Here, we present the first systematic study of both global and locus-specific patterns of 5hmC in normal human tissues and both cancer- and non-cancer-derived cell lines. Importantly, in addition to immuno-precipitation-based assays of 5hmC content, we use sensitive 5hmC-qPCR to quantify absolute levels of 5hmC at several loci in numerous tissues. We report large differences in global 5hmC in normal human tissues, consistent with reports of global 5hmC in mouse tissues (Kriaucionis and Heintz 2009). The inter-tissue difference in global 5hmC is striking, brain DNA containing >20 times the 5hmC of blood DNA. Indeed, although we show that transcription level correlates weakly with 5hmC levels within tissues, tissue type, and thus global 5hmC content is a far more powerful predictor of the 5hmC content in genes (Fig. 5C). Our failure to find significant correlation between gene expression and 5hmC content between tissues is surprising (Fig. 5D) and suggests that factors other than transcription are the major modifiers of genic 5hmC content. In addition, because the observed reduction in 5hmC across all tissues was broadly conserved at all loci tested, inter-tissue differences in global 5hmC are most likely due to a largely equal reduction in 5hmC content across the genome, as opposed to disproportionate loss at certain genomic elements (i.e., repeats).

5hmC is widely presumed to be an intermediate in a process of DNA demethylation, either active or passive. Assuming a model of passive demethylation, 5hmC loss resulting from failure to maintain the mark after DNA replication, one would predict that tissues with a relatively low proliferation rate (i.e., brain) would have the highest levels of 5hmC and highly proliferative tissues and cell lines would contain the least, as is broadly observed (Fig. 1C). Indeed, adaptation of normal breast cells to culture conditions did result in a decrease in 5hmC levels over time, consistent with an increase in passive loss of 5hmC due to an increased proliferation rate in culture (Fig. 2E). However, a simultaneous down-regulation of TET1/2/3 gene expression was also observed, suggesting that the reduction in 5hmC was due to both passive loss and reduced production of 5hmC (Fig. 2C,E). Irrespective of the mechanism of TET repression and 5hmC loss in culture, this finding highlights the marked difference in 5hmC biology between cell lines and their tissues of origin. Further study of the loss of 5hmC upon transformation of tissues to cell culture may offer a useful tool in dissecting 5hmC biology in mammals.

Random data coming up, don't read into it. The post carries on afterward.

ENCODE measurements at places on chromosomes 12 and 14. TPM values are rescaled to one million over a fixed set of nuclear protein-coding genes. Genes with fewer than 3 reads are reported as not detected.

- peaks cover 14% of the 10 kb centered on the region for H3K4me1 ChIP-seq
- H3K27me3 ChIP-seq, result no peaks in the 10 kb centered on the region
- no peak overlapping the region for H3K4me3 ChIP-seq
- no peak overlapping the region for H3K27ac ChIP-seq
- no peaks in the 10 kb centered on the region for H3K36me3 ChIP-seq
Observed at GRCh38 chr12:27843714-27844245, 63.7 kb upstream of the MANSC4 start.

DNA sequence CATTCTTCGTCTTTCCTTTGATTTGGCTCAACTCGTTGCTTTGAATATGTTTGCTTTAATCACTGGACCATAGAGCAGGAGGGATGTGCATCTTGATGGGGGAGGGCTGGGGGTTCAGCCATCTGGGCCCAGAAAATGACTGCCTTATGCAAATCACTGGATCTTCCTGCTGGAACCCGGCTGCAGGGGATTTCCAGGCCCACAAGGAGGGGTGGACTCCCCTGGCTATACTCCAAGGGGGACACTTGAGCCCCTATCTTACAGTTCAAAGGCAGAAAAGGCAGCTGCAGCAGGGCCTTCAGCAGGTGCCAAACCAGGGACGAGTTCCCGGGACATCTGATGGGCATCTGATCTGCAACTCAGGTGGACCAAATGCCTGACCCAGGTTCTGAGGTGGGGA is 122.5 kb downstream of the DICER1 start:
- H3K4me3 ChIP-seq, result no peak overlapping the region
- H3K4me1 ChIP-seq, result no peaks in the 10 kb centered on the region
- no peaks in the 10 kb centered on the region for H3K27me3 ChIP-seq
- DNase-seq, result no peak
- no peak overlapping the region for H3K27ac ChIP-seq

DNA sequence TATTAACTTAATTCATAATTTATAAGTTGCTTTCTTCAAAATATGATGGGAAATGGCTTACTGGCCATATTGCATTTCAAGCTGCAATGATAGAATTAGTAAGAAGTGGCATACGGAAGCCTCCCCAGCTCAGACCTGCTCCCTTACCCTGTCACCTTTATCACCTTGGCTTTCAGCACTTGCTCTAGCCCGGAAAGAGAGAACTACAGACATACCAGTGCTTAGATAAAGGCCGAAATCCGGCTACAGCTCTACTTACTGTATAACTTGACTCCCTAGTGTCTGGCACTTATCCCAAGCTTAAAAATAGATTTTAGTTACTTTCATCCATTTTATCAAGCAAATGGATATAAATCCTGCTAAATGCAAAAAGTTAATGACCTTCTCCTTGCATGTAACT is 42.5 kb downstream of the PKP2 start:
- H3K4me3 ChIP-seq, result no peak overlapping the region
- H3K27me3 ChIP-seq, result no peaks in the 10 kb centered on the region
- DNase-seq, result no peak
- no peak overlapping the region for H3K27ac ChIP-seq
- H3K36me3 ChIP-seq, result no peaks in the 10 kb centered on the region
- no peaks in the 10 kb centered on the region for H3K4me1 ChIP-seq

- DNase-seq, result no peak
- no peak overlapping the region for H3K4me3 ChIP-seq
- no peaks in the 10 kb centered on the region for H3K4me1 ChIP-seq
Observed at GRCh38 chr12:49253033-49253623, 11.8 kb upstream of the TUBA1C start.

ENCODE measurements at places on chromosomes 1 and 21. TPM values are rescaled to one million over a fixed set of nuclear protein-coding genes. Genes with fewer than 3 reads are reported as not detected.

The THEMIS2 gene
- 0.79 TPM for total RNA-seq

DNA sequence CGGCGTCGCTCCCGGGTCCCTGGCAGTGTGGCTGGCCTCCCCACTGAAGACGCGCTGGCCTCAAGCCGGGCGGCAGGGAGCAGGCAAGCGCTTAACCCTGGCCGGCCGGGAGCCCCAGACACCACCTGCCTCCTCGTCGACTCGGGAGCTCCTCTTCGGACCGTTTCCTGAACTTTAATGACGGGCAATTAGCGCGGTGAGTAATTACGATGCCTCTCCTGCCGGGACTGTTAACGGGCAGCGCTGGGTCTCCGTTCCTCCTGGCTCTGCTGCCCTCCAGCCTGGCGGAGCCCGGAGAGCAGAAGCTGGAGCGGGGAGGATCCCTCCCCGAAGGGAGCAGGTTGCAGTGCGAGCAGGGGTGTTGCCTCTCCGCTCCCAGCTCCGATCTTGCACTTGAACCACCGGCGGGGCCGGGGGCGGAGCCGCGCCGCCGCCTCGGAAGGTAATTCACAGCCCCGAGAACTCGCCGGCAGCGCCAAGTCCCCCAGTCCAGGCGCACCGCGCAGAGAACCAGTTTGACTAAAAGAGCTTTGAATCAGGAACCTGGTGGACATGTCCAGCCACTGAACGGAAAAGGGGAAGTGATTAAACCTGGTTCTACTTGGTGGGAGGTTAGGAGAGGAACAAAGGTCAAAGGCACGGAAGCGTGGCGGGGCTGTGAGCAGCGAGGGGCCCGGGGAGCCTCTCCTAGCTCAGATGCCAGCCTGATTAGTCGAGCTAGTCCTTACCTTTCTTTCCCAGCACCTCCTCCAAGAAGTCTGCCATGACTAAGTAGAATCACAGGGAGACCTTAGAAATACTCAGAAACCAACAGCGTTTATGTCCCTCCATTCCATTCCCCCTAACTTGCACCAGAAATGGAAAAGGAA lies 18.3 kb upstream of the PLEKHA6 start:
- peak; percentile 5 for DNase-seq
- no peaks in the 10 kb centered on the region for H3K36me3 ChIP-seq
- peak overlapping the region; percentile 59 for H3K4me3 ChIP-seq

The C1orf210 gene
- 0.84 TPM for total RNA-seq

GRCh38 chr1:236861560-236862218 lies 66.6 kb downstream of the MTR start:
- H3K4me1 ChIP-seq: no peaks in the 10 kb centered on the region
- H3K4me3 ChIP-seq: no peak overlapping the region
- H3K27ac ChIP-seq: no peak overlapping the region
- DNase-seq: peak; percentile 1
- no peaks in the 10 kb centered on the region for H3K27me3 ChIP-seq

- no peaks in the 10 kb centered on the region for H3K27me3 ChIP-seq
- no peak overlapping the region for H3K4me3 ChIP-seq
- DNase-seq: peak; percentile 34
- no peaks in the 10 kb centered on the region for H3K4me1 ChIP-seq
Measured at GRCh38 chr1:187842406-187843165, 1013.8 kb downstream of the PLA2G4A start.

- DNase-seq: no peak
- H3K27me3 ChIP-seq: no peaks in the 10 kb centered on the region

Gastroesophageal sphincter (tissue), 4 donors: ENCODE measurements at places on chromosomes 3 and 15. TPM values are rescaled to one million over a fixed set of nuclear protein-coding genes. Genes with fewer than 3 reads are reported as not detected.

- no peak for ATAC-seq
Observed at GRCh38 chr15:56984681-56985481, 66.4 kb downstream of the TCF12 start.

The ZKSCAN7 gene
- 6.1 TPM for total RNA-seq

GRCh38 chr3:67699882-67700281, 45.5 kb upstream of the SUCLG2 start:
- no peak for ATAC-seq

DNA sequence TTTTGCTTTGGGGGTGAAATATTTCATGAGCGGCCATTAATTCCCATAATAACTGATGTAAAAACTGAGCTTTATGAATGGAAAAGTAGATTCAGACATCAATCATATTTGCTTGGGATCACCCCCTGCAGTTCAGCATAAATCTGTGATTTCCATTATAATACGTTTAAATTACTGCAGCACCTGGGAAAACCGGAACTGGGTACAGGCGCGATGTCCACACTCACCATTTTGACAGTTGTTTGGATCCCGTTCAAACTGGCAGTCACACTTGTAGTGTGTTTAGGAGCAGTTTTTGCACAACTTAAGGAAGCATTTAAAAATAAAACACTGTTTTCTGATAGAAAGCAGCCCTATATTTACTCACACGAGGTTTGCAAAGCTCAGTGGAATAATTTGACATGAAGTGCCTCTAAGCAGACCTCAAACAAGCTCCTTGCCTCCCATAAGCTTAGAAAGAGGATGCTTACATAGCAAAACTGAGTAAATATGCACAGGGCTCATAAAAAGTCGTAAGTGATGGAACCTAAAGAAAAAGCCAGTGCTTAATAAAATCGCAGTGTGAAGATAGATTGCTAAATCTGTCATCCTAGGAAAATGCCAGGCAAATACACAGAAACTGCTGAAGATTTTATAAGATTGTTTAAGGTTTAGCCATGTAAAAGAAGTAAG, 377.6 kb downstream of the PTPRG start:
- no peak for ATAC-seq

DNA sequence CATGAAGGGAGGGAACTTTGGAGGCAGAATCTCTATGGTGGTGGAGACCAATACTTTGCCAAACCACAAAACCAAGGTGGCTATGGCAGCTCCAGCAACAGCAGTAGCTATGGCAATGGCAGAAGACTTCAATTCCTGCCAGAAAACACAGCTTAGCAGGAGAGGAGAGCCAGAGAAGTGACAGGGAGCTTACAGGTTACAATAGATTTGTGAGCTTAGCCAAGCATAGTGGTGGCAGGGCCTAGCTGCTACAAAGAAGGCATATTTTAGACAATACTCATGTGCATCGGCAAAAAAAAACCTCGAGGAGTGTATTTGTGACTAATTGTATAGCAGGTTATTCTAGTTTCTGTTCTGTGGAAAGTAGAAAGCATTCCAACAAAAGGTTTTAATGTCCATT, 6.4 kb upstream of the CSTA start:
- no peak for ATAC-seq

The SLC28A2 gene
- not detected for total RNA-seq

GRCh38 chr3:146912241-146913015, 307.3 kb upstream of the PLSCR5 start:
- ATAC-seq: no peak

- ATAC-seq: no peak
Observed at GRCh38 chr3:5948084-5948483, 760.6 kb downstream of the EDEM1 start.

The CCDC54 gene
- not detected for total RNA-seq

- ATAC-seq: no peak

We also report a dramatic reduction of global 5hmC levels and TET1/2/3 gene expression in breast cancer cell lines compared with normal breast tissue (Fig. 2A–D). This observation is particularly interesting, given that breast cancer cell lines possess extensive aberrant promoter hypermethylation, and these promoters are enriched for CpG Island promoters marked simultaneously by H3K4me3 and H3K27me3 (bivalent promoters) in ES cells, the same class of genes identified as being marked by TET1 occupancy in mouse ES cells (Ohm et al. 2007; Sproul et al. 2011; Williams et al. 2011).

In summary, our results reveal that tissue type is a major modifier of both global and locus-specific 5hmC at genes in normal human tissues, suggesting that the functional importance of 5hmC varies between tissues. We also show that cell culture is refractory to both TET1/2/3 gene expression and maintenance of global 5hmC content. Our study emphasizes the importance of the model system (tissue or cell line) used to study 5hmC and the pressing need for more practicable quantitative assays of 5hmC.

Methods

Ethics statement

The use of human breast materials from the Edinburgh Breast Unit at the Western General Hospital was approved by the Lothian Research Ethics Committee (08/S1101/41).